Figuring out the perfect IEP goals for young children can be both challenging and difficult. I often tell parents that preschool, along with parent input, is the foundation of learning. At the preschool level, educators have to provide a safe and fun learning environment and teach students to love school. I am a firm believer in play-based learning with a mix of structure and routine to set the students up to be lifelong learners. Here are 5 of my favorite preschool IEP goals that I believe set my students up for success and to get them ready for kindergarten.
Most of my students have never been to school before. My classroom is usually the first to introduce school wide and classroom routines. I typically write the following goal focusing on our morning routine then add on when necessary:
By (IEP end date), given visual and verbal cues, (student) will follow all steps of the morning routine (wash hands, put book bag in cubby and start morning work) with 100% accuracy as measured by teacher observation and teacher made checklist.
In my preschool special education classroom, we have a daily read aloud time. I often make picture cards or I make a slide show to aid in the discussion the pictures and characters in the story. The following goal is one I use often for my preschool special education students:
By (IEP end date), given visual and verbal cues, (student) will identify curriculum vocabulary with 80% accuracy or better as measured by teacher observation and/or teacher made informal assessment.
For my math goal, I start with number identification and one to one correspondence. By the end of preschool, I want my students to be able to identify numbers and count from 1-20 (setting high expectations for our students, right?). Simply Special Ed has an engaging adapted book that targets one to one correspondence. (check it out here).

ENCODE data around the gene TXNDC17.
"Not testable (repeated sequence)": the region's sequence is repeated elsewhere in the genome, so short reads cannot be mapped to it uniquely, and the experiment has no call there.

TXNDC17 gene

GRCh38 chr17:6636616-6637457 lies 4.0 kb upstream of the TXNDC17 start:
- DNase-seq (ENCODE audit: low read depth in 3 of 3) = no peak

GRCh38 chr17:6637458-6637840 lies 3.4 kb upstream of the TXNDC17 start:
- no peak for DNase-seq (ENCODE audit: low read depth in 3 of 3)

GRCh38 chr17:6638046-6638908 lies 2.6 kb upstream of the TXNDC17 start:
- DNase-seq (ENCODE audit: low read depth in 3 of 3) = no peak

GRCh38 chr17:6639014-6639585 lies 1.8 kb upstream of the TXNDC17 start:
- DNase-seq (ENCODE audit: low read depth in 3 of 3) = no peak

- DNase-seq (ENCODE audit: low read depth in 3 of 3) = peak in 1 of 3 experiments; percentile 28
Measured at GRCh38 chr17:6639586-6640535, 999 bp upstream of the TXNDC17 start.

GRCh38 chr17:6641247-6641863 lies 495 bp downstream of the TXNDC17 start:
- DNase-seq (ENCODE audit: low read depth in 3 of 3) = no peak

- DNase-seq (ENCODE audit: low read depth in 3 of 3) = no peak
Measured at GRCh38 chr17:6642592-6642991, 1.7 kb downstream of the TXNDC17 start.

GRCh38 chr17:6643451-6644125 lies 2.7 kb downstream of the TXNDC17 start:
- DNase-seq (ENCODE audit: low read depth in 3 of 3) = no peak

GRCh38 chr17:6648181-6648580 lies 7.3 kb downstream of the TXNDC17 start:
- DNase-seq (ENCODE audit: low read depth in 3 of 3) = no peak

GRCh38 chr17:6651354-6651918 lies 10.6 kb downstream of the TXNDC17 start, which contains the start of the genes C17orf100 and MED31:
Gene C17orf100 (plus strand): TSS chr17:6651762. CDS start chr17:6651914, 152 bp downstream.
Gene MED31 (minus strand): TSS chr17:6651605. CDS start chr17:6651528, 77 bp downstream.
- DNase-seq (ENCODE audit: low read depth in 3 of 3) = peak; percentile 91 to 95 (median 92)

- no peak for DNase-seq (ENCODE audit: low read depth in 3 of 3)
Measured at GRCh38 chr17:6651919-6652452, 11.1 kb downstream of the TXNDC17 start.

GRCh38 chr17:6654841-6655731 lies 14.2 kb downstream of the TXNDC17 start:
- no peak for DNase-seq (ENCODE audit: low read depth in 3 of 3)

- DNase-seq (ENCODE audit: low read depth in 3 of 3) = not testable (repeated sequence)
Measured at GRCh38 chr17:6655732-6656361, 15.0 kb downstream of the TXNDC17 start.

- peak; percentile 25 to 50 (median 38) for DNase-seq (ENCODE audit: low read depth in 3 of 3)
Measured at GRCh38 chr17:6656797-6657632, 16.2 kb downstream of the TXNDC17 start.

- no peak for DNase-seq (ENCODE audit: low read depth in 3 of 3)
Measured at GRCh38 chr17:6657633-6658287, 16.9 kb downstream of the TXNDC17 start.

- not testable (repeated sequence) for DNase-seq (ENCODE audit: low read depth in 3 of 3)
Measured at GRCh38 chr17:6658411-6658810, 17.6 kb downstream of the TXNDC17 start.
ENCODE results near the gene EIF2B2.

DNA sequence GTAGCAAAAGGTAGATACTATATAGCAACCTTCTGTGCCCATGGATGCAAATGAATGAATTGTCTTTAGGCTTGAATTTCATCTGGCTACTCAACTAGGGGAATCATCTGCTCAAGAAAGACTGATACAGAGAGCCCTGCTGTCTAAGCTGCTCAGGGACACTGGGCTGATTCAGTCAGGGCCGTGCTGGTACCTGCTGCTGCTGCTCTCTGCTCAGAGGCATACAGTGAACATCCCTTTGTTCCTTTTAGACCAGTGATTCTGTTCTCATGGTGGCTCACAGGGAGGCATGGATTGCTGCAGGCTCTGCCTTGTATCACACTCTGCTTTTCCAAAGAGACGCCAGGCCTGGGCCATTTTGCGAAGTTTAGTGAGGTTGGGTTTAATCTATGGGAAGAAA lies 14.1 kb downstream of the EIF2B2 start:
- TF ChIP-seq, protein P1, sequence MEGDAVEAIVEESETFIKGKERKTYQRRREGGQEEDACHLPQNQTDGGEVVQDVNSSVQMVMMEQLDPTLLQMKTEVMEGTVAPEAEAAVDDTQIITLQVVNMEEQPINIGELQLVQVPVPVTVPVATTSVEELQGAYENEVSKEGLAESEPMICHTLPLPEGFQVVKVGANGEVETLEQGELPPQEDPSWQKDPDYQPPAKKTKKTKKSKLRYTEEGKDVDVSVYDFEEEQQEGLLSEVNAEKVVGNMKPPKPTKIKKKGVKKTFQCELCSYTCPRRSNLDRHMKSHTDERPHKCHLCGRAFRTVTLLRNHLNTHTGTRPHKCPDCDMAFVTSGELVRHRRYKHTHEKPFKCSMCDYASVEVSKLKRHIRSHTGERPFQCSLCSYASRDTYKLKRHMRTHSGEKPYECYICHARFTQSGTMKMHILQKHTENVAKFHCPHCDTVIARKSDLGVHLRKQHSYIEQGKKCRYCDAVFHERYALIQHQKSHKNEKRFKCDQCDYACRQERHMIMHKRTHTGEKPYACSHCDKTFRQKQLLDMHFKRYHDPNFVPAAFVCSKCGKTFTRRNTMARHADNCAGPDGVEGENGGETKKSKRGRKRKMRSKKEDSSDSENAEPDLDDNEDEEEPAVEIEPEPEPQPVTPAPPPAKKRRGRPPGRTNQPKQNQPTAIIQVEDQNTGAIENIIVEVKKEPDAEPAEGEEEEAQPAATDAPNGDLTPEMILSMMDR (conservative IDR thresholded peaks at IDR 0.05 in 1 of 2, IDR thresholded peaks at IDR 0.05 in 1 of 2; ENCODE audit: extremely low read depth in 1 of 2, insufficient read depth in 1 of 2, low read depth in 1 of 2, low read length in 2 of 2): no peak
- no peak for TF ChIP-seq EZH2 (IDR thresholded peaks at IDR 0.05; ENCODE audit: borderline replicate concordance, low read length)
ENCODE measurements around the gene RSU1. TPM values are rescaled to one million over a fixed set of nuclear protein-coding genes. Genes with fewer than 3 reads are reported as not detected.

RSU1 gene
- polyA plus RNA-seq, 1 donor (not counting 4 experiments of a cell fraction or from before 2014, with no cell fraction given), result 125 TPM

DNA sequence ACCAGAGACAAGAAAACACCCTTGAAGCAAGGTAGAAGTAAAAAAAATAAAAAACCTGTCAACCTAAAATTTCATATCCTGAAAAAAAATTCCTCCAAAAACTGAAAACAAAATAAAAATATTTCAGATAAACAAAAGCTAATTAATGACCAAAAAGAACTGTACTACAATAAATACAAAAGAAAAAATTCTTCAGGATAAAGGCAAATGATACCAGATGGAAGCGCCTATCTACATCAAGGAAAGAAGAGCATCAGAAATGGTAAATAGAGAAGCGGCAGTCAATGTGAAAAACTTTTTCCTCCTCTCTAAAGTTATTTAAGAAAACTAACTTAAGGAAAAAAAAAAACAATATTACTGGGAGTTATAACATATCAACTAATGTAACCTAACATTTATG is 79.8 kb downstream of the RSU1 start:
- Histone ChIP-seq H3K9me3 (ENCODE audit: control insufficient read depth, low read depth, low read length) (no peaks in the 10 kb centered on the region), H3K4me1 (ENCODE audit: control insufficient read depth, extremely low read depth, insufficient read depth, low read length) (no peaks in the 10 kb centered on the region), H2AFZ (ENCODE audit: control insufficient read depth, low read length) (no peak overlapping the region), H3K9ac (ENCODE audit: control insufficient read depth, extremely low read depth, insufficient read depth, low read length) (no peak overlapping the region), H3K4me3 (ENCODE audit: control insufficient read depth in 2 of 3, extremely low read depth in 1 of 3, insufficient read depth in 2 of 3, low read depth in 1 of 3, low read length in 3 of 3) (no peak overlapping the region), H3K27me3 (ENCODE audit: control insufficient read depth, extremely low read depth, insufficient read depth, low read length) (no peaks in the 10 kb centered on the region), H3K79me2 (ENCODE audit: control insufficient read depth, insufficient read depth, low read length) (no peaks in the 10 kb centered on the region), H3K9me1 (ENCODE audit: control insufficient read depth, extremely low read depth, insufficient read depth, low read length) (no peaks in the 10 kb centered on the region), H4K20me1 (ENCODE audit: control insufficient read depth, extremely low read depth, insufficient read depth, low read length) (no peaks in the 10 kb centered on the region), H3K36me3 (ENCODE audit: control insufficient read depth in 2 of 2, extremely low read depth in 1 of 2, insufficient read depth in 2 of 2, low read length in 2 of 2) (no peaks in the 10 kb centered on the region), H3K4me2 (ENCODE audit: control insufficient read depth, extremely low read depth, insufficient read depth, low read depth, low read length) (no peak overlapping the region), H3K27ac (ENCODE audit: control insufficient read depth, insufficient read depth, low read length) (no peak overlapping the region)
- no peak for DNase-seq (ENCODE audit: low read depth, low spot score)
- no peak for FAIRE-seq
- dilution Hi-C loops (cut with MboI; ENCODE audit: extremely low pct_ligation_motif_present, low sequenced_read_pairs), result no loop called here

The following goal is one I use for my preschool special education students:
By (IEP end date), given objects in a ten frame up to 20, (student) will count the number of objects to answer “how many?” with 80% accuracy or better in 4 out of 5 attempts, as measured by teacher observation and/or teacher made informal assessment.
Before pencil to paper writing skills begin, I start with fine motor activities such as playing with playdough and using clothes pens. (Be sure to check out Taylor’s blog post on how to utilize Playdough here.)
From experience, I’ve observed that young students are also very interested in using all forms of writing utensils such as crayons, dry erase markers and jumbo pencils. I would love for most of my students to be able to trace their names before leaving my classroom and heading to kindergarten. The following goal is my “go to” for handwriting at the preschool level:
By (IEP end date), given a visual model, (student) will trace their name using correct letter formation with 100% accuracy in 4 out of 5 attempts, as measured by teacher observation.
My 5th favorite goal to give preschool students focuses on identifying emotions. Social skills are so important for preschool students because these skills help form positive relationships. My district has provided a curriculum that emphasizes the development of functional social skills for young children.
By (IEP end date), given visual cues, (student) will identify emotions/feelings and stating why they are feeling this emotion when asked “how are you feeling?” by an adult with 100% accuracy as measured by teacher observation and/or a teacher made informal assessment.
Of course, all students are different and have different needs. I use these basic IEP goals as a guide when brainstorming to write the perfect IEP. I hope these preschool IEP goals have been helpful to you.
For more preschool IEP goal ideas, check out this resource.
Let me know your “go to” preschool IEP goals in the comments. 🙂